Promoting a Cause Through Social Networking (page 2)

Promoting a Cause Through Social Networking

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Updated on May 16, 2009

Well-maintained group and organization pages are updated several times a week. Your teen shouldn’t bombard members with too many messages, event invitations, updates, or “wall” posts, however, and should respect members’ privacy. (She should never republish private information about another student on the page’s wall, like a phone number or school schedule.) It’s also her job to monitor discussions and comments. If two members of a political activist club disagree about campaign advertising tactics and their comment thread becomes derogatory, your teen must address this interaction – or look to an adult mentor for assistance.

Staying Safe

Parents are wary of Facebook despite measures to improve safety. “Most adults did not grow up with the Internet and social networking sites, so the technological world teens live in can seem like a mystery,” writes Bay Area student activist Julia Ransohoff. “Many adults think such websites can be dangerous. For the most part, Facebook can be a safe way to stay connected as long as teens take special care to control their privacy.”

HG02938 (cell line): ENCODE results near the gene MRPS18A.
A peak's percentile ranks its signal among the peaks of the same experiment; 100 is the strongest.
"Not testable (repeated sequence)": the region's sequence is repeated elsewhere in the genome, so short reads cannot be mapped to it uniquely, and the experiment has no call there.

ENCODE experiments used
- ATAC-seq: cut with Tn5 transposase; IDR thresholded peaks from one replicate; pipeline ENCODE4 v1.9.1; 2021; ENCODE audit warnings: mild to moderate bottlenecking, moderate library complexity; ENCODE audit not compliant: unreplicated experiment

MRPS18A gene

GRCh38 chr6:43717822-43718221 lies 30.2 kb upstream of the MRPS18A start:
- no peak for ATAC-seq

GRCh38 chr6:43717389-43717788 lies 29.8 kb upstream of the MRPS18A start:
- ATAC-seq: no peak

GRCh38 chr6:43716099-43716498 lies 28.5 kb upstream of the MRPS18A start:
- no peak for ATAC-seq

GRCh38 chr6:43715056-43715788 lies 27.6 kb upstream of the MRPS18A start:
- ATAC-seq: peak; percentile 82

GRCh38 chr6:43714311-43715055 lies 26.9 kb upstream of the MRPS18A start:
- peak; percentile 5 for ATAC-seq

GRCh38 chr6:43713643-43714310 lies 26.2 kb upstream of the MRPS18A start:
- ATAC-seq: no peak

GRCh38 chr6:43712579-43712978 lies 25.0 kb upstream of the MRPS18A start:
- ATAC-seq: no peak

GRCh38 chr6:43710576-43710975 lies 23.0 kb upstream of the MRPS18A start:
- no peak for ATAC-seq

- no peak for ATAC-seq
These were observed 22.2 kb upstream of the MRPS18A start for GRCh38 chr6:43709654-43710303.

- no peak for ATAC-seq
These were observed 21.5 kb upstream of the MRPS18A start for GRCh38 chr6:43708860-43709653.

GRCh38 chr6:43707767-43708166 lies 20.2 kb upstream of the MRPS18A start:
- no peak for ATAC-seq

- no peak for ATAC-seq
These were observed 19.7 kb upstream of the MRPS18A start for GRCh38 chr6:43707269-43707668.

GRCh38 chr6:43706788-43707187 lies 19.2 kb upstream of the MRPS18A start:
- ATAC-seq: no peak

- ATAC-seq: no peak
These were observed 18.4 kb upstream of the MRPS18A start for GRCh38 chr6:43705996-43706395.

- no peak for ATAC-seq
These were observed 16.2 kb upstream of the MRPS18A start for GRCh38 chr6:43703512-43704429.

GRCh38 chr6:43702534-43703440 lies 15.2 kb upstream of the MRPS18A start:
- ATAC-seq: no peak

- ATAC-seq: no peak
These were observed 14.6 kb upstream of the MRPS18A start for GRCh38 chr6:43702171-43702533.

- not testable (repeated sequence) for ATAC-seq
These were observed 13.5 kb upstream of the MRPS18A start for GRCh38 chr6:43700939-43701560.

Your teen must have a personal profile to create a group or organization page. Fortunately, this individual profile can be “private,” accessible only to friends in his regional or school networks. A Facebook group can be closed to non-members.

It’s a wise idea to designate an adult facilitator for such a project, such as an older sibling, college-level mentor, high school alum, teacher, or parent. An alternative is a member of a more established group on Facebook rallying for the same cause. If your son is a local D.A.R.E. volunteer and seeks a moderator, he may find a volunteer in the “Say No To Drugs” group, for example, which has more than 12,000 members.

Whether your teen is passionate about the earth, the arts, or animals, Facebook can be an outlet to get her voice heard and mobilize peers. And, with guidance from you, her teachers, or inspiring activists, she’ll be able to use its technology to make a statement.

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